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By Sam Tucker

Alexander Payne has been an artist who, while respected, has a strange place in film circles (by that I mean on X [formerly Twitter] and the many film podcasts I enjoy). Starting with Election and through Sideways, he was a consistent item in the Academy Awards discussion, and got high praise for his crisp writing…at least at the time. Upon reviewing his works, The Descendents, About Schmidt, and Sideways, he does seem to have a lot to say about aging, cisgender, straight white men and their problems, particularly about them being landowners like in The Descendents. Is he truly just writing and/or directing what he knows, or was there some broad-brushed idea he was going at in focusing on such a specific protagonist?

As his first film in six years, The Holdovers answers that question with a ton of heart and real characters with real struggles. I had the chance to catch an early screening of this at IPH, and can say that it would be a wonderful watch for this holiday season!

Frequent muse Paul Giamatti is brought back and given a huge path to blaze through as a pretentious ancient history teacher who is stuck watching students who have nowhere to go during their private school’s winter break. Notably, he is stuck with one of his bright but troublesome students (fantastic first performance from Dominic Sessa), and the grieving head chef (Da’Vine Joy Randolph, who is also excellent). While “trapped” in the school with limited spaces, open and dwindling options for meals, they learn much about each other’s backgrounds, and maybe…perhaps…get a little bit of the Christmas Spirit back into their lives?

While a slightly reductive summary, the plot of this movie has enough to keep you engaged into what is effectively a very character-focused stage play on the big screen. Much like a lighter and less violent Hateful 8, our main characters are stuck where they are regardless of whether they don’t want to be there or try to leave. There’s a moment about a quarter the way through the movie that I thought would take a character out and the moment is instead used to continue learning about his background and how he got to be the damaged person he is to this day.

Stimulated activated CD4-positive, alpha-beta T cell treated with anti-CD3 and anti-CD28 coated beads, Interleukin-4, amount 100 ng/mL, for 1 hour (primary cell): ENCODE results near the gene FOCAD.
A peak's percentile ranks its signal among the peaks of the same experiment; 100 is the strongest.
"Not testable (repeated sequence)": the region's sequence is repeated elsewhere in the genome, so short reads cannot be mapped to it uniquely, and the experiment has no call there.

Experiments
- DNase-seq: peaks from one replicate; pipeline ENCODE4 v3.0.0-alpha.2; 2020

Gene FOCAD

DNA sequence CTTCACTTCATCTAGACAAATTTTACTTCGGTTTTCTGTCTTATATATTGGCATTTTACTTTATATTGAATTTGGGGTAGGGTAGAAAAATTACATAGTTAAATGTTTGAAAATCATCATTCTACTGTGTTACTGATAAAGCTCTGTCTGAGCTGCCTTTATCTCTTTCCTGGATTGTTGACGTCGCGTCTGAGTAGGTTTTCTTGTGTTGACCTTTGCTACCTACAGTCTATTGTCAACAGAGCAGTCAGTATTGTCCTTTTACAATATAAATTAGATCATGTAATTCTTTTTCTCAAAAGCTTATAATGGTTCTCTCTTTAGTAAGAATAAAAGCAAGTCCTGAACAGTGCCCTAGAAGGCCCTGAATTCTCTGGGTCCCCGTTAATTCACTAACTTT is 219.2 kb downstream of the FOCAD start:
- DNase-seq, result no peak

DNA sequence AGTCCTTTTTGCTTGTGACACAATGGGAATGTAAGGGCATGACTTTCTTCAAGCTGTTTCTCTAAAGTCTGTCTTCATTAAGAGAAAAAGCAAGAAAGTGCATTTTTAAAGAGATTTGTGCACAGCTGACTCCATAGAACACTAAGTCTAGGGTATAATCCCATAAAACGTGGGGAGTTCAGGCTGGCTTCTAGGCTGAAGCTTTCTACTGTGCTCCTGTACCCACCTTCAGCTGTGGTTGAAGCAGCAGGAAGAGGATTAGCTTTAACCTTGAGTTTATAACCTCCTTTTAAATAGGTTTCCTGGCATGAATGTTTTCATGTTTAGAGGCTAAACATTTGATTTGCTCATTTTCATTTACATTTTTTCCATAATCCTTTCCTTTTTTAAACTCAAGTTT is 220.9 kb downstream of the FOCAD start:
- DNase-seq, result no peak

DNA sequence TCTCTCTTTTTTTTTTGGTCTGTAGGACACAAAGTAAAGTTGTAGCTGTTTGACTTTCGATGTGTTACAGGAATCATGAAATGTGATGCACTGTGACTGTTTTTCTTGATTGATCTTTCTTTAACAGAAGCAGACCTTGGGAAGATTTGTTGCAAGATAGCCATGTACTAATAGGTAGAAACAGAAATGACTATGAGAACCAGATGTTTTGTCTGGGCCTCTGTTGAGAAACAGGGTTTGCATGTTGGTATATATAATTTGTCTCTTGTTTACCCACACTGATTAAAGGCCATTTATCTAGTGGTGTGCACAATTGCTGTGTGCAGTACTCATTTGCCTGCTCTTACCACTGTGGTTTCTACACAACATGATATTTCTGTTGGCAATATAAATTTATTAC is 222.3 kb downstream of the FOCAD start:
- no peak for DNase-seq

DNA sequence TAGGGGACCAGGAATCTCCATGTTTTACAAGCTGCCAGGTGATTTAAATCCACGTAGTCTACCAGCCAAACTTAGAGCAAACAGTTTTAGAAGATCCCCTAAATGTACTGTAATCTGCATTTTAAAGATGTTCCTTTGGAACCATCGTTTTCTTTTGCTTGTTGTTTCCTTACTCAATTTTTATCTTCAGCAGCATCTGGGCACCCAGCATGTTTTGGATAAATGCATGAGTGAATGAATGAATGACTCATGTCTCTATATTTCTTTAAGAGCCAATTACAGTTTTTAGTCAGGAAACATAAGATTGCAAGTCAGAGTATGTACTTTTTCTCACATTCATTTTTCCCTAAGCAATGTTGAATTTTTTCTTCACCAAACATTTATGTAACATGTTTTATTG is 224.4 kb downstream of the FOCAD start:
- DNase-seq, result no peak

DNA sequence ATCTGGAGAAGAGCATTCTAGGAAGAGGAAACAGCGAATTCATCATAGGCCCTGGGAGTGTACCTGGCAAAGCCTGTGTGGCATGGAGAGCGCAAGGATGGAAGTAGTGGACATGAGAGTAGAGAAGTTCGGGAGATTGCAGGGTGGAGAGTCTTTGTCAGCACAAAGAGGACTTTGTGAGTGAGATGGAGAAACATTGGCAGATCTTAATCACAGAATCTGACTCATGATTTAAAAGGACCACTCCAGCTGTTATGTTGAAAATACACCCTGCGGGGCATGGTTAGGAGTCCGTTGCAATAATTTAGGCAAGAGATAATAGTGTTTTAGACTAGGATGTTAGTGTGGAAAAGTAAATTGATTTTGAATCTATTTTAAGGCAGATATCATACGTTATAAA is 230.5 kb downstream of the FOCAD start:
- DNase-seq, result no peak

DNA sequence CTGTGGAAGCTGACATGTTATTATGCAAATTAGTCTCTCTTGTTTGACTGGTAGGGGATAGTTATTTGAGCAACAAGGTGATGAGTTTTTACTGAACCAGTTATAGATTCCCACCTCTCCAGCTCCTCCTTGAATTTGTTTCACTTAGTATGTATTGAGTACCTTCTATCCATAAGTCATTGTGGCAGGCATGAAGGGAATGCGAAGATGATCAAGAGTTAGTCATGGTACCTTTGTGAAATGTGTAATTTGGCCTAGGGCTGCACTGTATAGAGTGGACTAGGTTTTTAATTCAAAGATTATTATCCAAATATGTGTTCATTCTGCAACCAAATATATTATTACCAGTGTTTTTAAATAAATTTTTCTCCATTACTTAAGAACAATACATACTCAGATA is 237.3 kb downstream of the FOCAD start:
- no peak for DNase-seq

BUT when all seems to be stagnant they do end up taking a trip to the big city which has some real gut-punches and emotional catharsis for our characters. I think they all end up in a better place, although they still seem to be physically or mentally stuck in a certain way. This certainly isn’t a movie you watch for the epic twists and turns or one that even keeps you guessing…it’s all just ornaments on the Christmas Tree of the performances.

Giamatti is at his best here, and you can tell the time he spent with the writer of the screenplay, David Hemingson, for this role really sings. Dominic Sessa also comes out of the gates screaming in this role, and while both are going to be talked about in depth come awards time, Da’Vine Joy Randolph is the one who, I believe, carries the film. While having about ¼ as much dialogue as the other two roles, her quiet but room-filling presence brings so much more humanity to the cold New England life this trio finds themselves in. This also shows that Payne is capable of straying from his white male gaze/themes, as Randolph gets a fantastic arc of her own with a ton of screen time.

Overall, The Holdovers was a real surprise to me. I respect Payne for his work, but agree with the X critics that it is usually flat and traditional. I do think this is a fantastic movie in general, and is only a plus that it fits so well into the holiday season.

So as always, head over to the IPH, turn your phone off, and enjoy a nice cold beverage while your heart warms up with the three unlikeliest saints of the holiday.

Sam Tucker, a cinema enthusiast residing in Charlotte, fills his days playing rugby while discussing movies and a host of other nerdy pursuits. Follow what he’s watching on his Letterboxd here.
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